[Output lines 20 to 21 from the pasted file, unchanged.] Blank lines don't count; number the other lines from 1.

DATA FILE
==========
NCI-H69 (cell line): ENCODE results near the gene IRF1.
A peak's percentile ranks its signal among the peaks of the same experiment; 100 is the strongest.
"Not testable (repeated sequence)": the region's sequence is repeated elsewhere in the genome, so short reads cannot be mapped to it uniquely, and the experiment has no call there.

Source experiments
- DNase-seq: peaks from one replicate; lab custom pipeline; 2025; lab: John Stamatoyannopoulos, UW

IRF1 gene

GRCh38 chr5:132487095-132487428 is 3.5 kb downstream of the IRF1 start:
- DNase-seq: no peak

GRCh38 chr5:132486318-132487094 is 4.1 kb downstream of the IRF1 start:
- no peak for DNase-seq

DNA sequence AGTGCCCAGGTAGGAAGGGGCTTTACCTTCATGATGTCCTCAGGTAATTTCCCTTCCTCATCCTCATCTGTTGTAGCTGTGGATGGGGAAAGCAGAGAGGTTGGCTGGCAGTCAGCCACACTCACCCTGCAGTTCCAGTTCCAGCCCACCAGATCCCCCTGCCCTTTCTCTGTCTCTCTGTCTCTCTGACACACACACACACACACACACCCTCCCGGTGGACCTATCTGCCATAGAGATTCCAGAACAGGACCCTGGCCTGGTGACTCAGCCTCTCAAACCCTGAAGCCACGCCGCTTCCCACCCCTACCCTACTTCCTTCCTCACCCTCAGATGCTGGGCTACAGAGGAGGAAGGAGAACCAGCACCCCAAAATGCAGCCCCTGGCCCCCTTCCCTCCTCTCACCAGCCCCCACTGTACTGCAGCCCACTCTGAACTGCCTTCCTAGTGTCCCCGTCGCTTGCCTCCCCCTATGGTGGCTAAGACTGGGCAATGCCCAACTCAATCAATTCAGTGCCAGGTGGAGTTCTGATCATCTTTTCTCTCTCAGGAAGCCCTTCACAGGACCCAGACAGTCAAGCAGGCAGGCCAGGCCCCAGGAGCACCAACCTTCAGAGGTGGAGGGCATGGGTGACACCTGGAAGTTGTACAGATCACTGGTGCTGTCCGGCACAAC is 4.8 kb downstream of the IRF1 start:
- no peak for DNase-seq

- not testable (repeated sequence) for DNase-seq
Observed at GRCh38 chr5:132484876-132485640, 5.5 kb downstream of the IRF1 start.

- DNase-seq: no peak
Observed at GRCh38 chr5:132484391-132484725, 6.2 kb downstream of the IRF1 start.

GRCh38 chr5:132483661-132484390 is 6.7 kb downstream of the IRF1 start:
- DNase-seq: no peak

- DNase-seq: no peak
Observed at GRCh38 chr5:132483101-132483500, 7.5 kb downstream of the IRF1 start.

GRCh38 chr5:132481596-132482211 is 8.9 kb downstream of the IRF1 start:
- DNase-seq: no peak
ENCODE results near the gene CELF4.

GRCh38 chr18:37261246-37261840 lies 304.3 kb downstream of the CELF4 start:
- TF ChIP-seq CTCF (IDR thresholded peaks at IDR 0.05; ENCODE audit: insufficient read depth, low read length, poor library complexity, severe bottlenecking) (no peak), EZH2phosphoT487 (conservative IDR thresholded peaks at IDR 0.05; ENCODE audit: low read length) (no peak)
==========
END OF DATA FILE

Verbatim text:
Observed at GRCh38 chr5:132483101-132483500, 7.5 kb downstream of the IRF1 start.

GRCh38 chr5:132481596-132482211 is 8.9 kb downstream of the IRF1 start: